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Terminating Knight Tour on Infinite Boards
title: "Infinite(?) Knight Tour"
author: "Bob Jansen"
format: pdf
editor: visual
keep-tex: True
monofont: "Fira Code"
## Terminating Knight Tour on Infinite Boards
Under what conditions does a knight tour on an infinite board end as described in this [Numberphile video](
## The original example
Consider an infinite board where each tile is numbered from $1$ to $n$ using an
anti-clockwise spiral as follows:
suppressMessages(library(recollections)) # Used later to keep track of visited squares
board <- t(matrix(c(
18L, 5:3, 12L,
19L, 6L, 1L, 2L, 11L,
20L, 7:9, 10L,
), ncol = 5L))
The knight
1. Starts at 1
2. Never visits the same square twice
3. Moves to the square with the lowest number
4. Ends its tour when no moves are possible
Using standard knight moves the knight can jump from 1 to $14, 12, 10, 24, 22,
20, 18, 16$. The initial jump will be to 10 as that is the lowest numbered
square. Continuing to follow these rules, the tour starts as follows: $1, 10, 3,
6, 9, 4, 7, 2, 16, 8, 11, \ldots$ and ends after $2016$ steps on square $2084$.
The code below finds this result.
## Testing
Not sure what is a good way to run tests in site a Quarto Notebook but this
works, sort of:
testCount <- 0L
testFailures <- 0L
quartoTest <- function(test, expected) {
testCount <<- testCount + 1L
if (test != expected) {
testFailures <<- testFailures + 1L
cat("Exptected: ", expected, " but got ", test, "\n", sep = "")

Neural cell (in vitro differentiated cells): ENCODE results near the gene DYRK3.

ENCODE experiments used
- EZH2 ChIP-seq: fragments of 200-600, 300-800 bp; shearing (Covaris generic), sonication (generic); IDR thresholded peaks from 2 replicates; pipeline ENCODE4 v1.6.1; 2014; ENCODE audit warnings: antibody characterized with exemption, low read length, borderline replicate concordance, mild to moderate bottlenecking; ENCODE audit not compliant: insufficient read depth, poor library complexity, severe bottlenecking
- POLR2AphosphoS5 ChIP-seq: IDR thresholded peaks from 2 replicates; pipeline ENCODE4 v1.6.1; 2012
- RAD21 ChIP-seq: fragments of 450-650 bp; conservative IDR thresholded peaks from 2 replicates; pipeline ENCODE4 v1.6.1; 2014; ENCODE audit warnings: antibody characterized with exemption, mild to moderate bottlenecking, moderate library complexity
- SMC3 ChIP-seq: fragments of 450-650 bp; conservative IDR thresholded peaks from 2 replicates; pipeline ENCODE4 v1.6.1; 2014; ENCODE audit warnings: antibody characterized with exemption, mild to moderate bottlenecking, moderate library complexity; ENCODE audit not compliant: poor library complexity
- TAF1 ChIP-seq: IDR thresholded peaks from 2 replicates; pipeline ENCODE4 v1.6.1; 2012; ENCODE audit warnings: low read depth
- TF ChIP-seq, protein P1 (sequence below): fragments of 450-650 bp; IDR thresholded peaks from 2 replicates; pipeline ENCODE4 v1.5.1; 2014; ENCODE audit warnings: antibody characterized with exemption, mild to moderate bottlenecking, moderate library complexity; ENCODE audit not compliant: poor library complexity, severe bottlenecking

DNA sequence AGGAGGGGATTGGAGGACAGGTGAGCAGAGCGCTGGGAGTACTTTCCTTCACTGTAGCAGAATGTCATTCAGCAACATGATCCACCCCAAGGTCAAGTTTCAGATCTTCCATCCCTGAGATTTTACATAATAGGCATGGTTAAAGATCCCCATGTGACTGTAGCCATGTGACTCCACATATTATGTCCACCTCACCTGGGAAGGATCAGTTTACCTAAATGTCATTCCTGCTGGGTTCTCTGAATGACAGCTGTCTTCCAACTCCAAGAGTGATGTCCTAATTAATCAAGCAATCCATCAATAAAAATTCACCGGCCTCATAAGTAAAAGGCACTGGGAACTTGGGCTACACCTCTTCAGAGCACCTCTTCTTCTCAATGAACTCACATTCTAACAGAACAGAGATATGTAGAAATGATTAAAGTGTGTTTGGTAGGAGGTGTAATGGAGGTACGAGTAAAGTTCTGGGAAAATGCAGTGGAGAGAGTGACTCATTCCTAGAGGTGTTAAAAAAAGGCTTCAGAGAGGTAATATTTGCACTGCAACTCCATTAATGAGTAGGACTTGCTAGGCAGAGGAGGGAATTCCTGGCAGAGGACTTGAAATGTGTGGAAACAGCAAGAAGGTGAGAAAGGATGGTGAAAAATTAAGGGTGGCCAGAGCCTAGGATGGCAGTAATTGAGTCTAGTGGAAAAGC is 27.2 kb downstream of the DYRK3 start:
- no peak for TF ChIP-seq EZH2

quartoTestResults <- function() {
cat(testCount - testFailures, " / ", testCount, " tests passed\n")
testCount <<- 0L
testFailures <<- 0L
## Knight moves
The knight moves are given as offsets from the starting coordinate
moves <- list(
c(2L, 1L), c(1L, 2L), c(-1L, 2L), c(-2L, 1L),
c(-2L, -1L), c(-1L, -2L), c(1L, -2L), c(2L, -1L)
quartoTest(length(unique(moves)), 8L)
## The board
The board is supposed to be infinite so I can't keep the number of each square
in memory. One could try to extend the board as needed by continuing the spiral
once the knight moves outside of the known board area but this seems tedious.
Therefore I tried the alternative approach of translating each coordinate to its
position in the sequence using the function `coordToSpiralPosition()` and some
helpers as follows:
First I determine how many times the counter spiraled around the origin and the
length of the side of a spiral. Then I figure how many steps the coordinate is
away from the right bottom
- For the squares above the diagonal from the top left to the right bottom, I
simply count the steps made forward.
- For the squares below the diagonal: mirror the coordinates and count the
steps to the mirrored coordinates and add
$2 \times (\textrm{side length} - 1)$ to the step count. I need to subtract
1 from the side to avoid double counting the corners.
findSpiralCount <- function(x, y) max(abs(x), abs(y)) + 1L
findSideLength <- function(spiralCount) 2L * spiralCount - 1L
aboveDiagonal <- function(x, y) x > -y
countSteps <- function(x, y, side) (side / 2) * 2L + y - x - 1L
# The function countSteps() above simplifies to
countSteps <- function(x, y, side) side + y - x - 1L
coordToSpiralPosition <- function(x, y) {
spiralCount <- findSpiralCount(x, y)
side <- findSideLength(spiralCount)
start <- (side - 2L) * (side - 2L)
if (aboveDiagonal(x, y)) {